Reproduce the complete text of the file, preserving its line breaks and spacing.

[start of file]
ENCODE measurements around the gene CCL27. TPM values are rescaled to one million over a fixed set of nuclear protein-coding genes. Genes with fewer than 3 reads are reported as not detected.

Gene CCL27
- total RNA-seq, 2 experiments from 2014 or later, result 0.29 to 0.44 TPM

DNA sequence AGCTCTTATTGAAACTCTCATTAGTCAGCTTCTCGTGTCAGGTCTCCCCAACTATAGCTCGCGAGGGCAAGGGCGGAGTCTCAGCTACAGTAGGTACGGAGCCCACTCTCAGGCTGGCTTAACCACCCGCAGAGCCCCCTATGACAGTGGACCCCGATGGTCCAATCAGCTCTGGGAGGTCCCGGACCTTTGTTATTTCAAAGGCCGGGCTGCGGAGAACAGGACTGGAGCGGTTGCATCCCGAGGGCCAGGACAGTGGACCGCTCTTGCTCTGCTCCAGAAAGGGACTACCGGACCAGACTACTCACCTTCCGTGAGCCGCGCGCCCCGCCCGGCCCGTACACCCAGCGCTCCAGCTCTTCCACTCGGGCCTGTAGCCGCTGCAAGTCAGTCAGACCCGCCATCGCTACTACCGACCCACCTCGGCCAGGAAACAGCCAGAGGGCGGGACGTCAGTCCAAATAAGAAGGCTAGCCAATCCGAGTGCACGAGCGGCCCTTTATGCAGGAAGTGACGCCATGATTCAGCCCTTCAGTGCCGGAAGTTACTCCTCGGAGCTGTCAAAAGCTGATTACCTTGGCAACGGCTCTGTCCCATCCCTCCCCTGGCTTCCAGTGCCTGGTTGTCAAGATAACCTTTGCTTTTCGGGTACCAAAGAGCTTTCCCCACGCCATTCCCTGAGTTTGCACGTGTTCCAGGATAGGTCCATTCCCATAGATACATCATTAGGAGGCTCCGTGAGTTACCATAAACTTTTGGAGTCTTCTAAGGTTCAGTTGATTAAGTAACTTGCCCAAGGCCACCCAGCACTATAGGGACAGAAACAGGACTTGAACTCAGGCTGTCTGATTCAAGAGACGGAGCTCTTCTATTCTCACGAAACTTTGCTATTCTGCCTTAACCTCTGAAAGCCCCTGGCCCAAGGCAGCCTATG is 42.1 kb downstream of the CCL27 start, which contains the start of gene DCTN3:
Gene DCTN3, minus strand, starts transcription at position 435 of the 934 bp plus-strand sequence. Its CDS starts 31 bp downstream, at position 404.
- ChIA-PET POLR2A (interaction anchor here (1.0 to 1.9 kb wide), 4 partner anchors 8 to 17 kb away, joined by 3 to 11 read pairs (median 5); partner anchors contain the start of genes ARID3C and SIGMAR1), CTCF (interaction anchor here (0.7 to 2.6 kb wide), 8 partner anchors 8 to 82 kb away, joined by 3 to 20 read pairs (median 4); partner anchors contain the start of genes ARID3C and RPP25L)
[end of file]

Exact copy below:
ENCODE measurements around the gene CCL27. TPM values are rescaled to one million over a fixed set of nuclear protein-coding genes. Genes with fewer than 3 reads are reported as not detected.

Gene CCL27
- total RNA-seq, 2 experiments from 2014 or later, result 0.29 to 0.44 TPM

DNA sequence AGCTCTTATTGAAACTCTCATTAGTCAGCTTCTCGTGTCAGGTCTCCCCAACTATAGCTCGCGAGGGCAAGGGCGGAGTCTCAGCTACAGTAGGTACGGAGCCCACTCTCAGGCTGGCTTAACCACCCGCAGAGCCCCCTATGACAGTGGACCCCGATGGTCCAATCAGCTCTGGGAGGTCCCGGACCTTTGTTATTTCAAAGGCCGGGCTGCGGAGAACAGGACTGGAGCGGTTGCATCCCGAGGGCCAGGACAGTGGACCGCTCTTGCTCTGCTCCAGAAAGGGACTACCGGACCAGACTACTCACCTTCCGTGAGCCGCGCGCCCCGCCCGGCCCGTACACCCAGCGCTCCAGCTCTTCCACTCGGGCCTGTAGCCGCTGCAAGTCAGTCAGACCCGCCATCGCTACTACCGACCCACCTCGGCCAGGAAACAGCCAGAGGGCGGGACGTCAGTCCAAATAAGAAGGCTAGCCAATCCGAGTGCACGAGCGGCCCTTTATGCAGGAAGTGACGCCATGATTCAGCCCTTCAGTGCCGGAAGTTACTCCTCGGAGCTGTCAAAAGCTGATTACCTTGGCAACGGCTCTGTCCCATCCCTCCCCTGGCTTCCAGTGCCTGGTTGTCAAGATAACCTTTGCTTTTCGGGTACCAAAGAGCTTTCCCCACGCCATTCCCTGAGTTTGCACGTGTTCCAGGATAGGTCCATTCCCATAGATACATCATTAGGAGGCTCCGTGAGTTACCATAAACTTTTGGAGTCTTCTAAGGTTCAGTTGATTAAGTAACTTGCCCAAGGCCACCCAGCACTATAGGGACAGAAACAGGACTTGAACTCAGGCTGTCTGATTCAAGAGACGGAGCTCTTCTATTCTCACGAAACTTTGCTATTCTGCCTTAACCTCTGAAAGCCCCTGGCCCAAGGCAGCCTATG is 42.1 kb downstream of the CCL27 start, which contains the start of gene DCTN3:
Gene DCTN3, minus strand, starts transcription at position 435 of the 934 bp plus-strand sequence. Its CDS starts 31 bp downstream, at position 404.
- ChIA-PET POLR2A (interaction anchor here (1.0 to 1.9 kb wide), 4 partner anchors 8 to 17 kb away, joined by 3 to 11 read pairs (median 5); partner anchors contain the start of genes ARID3C and SIGMAR1), CTCF (interaction anchor here (0.7 to 2.6 kb wide), 8 partner anchors 8 to 82 kb away, joined by 3 to 20 read pairs (median 4); partner anchors contain the start of genes ARID3C and RPP25L)